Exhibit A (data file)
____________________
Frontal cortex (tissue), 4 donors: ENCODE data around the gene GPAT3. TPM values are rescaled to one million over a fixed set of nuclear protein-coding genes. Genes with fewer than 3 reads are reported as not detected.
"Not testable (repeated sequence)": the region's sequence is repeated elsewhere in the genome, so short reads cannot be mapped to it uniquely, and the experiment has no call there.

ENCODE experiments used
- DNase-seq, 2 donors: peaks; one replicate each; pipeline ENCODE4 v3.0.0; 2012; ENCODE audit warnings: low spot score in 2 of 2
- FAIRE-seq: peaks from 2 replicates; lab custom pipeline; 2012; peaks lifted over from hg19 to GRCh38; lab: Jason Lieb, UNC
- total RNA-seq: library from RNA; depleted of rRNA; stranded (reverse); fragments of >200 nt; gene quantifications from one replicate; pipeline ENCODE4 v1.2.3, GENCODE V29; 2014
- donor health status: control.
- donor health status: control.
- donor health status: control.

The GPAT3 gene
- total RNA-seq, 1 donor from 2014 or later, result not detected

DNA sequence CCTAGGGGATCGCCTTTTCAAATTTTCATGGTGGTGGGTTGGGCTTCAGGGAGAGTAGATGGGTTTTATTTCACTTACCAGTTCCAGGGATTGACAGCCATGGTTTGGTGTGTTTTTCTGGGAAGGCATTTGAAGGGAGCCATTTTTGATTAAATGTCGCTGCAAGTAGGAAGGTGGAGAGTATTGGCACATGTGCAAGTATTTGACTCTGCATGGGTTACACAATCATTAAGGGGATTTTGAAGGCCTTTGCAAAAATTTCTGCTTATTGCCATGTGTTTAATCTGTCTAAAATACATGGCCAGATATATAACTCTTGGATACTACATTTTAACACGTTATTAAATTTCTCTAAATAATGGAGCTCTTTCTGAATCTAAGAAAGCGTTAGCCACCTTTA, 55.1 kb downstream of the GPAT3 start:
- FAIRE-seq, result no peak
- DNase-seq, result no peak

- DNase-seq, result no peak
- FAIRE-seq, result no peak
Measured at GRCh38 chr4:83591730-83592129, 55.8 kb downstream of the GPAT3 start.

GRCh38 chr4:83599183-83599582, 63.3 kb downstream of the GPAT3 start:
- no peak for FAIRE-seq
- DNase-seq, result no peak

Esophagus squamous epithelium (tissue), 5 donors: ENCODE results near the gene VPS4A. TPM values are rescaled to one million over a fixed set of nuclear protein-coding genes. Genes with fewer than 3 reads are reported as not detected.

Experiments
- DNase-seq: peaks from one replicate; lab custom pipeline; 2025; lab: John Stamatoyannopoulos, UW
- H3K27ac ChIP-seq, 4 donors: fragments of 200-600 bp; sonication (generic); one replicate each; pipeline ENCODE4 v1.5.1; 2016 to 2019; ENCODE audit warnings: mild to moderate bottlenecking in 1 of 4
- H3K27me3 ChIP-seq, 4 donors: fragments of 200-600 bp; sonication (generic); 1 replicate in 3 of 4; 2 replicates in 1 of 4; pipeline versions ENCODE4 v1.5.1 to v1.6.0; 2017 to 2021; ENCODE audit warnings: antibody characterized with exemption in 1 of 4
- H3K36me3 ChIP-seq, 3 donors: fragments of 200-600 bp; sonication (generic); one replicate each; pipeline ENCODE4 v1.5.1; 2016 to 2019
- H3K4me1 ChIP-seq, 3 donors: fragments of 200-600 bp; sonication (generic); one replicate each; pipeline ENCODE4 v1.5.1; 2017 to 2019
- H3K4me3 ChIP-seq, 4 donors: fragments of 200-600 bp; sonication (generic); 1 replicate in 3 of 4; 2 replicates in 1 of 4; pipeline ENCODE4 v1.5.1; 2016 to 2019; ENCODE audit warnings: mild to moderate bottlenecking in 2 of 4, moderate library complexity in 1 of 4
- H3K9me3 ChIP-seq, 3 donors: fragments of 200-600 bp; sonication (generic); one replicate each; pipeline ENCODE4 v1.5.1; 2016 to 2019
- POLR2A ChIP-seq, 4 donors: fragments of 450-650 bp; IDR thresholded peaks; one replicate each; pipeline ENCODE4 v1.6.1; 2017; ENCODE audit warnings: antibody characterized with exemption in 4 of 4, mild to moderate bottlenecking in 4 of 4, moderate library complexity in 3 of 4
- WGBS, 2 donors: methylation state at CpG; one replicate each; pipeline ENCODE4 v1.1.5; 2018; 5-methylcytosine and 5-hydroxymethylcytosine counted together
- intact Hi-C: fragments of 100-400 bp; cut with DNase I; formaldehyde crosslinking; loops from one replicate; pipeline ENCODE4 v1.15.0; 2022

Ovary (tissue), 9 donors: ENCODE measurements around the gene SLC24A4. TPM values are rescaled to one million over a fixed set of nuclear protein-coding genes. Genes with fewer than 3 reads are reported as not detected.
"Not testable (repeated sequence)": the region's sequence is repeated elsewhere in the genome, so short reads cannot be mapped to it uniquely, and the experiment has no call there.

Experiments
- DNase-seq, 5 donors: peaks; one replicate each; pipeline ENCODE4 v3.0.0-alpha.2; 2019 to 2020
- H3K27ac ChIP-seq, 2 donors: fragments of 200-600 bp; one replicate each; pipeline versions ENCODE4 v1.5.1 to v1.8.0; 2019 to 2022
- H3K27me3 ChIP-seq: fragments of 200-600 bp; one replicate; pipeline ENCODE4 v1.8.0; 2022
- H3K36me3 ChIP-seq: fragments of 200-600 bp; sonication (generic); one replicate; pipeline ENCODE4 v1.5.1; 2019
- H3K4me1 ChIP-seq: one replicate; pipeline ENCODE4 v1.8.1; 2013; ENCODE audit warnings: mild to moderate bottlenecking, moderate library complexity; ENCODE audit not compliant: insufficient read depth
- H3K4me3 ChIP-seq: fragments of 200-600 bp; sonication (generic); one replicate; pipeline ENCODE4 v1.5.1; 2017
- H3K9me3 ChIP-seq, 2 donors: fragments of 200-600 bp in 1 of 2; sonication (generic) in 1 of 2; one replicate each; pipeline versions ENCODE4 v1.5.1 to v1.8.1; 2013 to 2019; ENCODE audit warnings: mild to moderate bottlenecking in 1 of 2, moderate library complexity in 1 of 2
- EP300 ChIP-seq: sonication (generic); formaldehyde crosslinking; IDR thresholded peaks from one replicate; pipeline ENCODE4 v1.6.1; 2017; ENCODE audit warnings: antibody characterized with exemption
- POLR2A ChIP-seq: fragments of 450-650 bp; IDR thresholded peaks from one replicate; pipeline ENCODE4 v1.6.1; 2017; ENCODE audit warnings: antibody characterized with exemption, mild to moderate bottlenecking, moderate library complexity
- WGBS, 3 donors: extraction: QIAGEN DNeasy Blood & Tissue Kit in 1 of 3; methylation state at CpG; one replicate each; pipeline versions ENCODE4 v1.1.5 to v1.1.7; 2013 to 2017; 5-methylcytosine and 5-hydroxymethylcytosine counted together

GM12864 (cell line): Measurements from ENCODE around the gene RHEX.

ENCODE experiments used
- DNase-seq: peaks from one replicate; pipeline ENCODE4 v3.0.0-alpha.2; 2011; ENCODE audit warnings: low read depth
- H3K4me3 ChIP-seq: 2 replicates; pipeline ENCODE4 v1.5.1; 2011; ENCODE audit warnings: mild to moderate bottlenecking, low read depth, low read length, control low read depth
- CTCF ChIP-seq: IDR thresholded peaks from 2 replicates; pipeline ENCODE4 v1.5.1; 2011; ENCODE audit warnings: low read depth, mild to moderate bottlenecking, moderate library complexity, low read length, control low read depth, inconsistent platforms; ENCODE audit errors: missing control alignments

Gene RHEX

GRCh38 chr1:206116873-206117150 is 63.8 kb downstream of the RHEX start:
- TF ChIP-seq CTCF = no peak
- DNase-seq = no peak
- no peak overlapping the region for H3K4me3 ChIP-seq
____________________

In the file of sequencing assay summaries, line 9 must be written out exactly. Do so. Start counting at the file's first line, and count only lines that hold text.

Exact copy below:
- donor health status: control.